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Saturday, 30 April 2016

Rabbits and my sister - the terrible awful secret

As part of our aspirations to restock the enclosed section of our forest with indigenous wildlife we decided to buy some rabbits. The previous population had been decimated by a particularly virulent strain of myxomatosis and the introduction of limited numbers would help keep the track verges in trim, and contribute to the natural balance of the area.

A friend of ours told me about some game farms that specialise in breeding ‘lapins savage’ for release into the wild. The even better news was that there was one such establishment fairly close to where we live. Excited by this, I studied the lapin website and made my order of 25 eight-month old fully inoculated rabbits – five bucks and twenty does. That was the easy bit.

I telephoned the man in charge, Benoit, about the delivery. It was as much of a struggle as I’d feared because Benoit had an extremely strong S-W French accent and spoke at around Mach 2. He didn’t seem to take a breath at all during our conversation, and gaily steamrollered each of my pleas to speak a little slower.

By the end of our semi-conversation I had what resembled a plan. I would drive to his farm near Cahors at the end of May and he would have the livestock crated and ready to go at 2 pm. My attempts at garnering directions failed miserably but I didn’t pursue it too many times. We have satnav in the car and it was less painful to plug in the coordinates than attempt to understand his instructions.

The pick-up date coincided with a visit from my sister, Di, so I refused Jack’s offer to accompany us. I told him we’d be perfectly fine, assuring him I knew exactly what I was doing and where we were going, so there wouldn’t be any problems. Jack knows me too well. With a sceptical nod he told me that I wouldn’t be able to hear the satnav lady issuing instructions over the non-stop noise coming from my sister, and drew me a fail-safe map of our route, just in case...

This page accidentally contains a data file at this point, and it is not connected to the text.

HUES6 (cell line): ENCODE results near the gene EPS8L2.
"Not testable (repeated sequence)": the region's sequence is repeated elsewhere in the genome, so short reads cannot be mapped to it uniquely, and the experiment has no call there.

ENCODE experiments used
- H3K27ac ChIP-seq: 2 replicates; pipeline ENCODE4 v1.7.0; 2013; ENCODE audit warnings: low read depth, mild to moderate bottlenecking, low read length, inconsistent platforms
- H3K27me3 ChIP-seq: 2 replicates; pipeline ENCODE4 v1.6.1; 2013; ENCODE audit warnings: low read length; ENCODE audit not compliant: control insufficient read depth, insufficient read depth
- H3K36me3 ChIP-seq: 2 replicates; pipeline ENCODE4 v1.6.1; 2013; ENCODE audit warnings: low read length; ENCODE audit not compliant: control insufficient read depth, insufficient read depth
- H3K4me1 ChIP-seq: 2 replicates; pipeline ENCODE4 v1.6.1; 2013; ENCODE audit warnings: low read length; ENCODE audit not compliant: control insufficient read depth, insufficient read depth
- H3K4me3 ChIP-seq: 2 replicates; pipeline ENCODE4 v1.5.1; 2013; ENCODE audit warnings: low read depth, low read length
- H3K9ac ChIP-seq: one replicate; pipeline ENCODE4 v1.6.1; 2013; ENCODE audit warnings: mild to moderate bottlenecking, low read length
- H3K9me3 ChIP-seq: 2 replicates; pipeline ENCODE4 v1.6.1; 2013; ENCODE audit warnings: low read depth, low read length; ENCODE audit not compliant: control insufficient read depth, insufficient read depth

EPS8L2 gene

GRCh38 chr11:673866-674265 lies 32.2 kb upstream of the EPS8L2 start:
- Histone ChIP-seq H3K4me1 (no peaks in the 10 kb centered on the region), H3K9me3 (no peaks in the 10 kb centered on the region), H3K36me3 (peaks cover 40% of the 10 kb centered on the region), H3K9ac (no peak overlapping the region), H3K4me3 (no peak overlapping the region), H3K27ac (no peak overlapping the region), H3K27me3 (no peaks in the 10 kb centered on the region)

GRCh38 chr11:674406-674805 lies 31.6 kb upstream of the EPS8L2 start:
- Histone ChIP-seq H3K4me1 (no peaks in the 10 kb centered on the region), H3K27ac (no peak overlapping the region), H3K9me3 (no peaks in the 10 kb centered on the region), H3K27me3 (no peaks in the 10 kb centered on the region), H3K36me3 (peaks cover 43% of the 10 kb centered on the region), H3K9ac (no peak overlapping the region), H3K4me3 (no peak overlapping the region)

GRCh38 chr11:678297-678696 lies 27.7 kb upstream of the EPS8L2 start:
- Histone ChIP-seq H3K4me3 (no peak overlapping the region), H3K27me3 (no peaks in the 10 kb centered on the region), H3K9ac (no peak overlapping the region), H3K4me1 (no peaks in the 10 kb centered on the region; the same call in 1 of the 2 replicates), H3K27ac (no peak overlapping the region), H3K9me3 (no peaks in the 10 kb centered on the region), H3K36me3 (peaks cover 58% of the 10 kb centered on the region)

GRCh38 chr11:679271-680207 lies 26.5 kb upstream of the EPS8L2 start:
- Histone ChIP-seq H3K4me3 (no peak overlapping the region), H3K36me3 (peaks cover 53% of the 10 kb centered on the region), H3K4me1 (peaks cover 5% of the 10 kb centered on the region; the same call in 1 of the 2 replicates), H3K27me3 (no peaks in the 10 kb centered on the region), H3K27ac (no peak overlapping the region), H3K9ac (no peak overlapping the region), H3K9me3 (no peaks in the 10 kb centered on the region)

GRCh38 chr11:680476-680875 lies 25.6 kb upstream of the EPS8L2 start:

Our rabbit pick-up day was beautiful so we decided to have a leisurely lunch in our local city of Montauban. We’d drive the 15 minutes or so up the A20 autoroute and take the exit to the farm, which was only a couple of kilometres further on.

We parked our car and wandered down a sunny boulevard following our twitching noses, increasingly allured by wafts of baking. They quickly led us to a perfectly French café filled with freshly baked bread, patisseries, cakes and deserts. With oodles of time on our hands we surveyed the culinary offerings and chose two meals that turned out to be every bit as delicious as they looked.

The concept of time is utterly lost on my sister, but happily not me. I clock-watched my way through a particularly yummy desert of tarte aux fraises à la crème mascarpone, and after a couple more sips of velvety espresso, announced it was time to go. Jack had given us an errand to run on our way to the autoroute so I’d allowed time to pop in to see his mate, Hubert.

Hubert is a super chap. Short, very sturdy and permanently attached to his phone. He consistently fails to perfect the art of serving multiple customers whilst issuing instructions to the caller. Nevertheless, every time we visit, he’s still trying to get it right. One does have to admire dogged determination like that.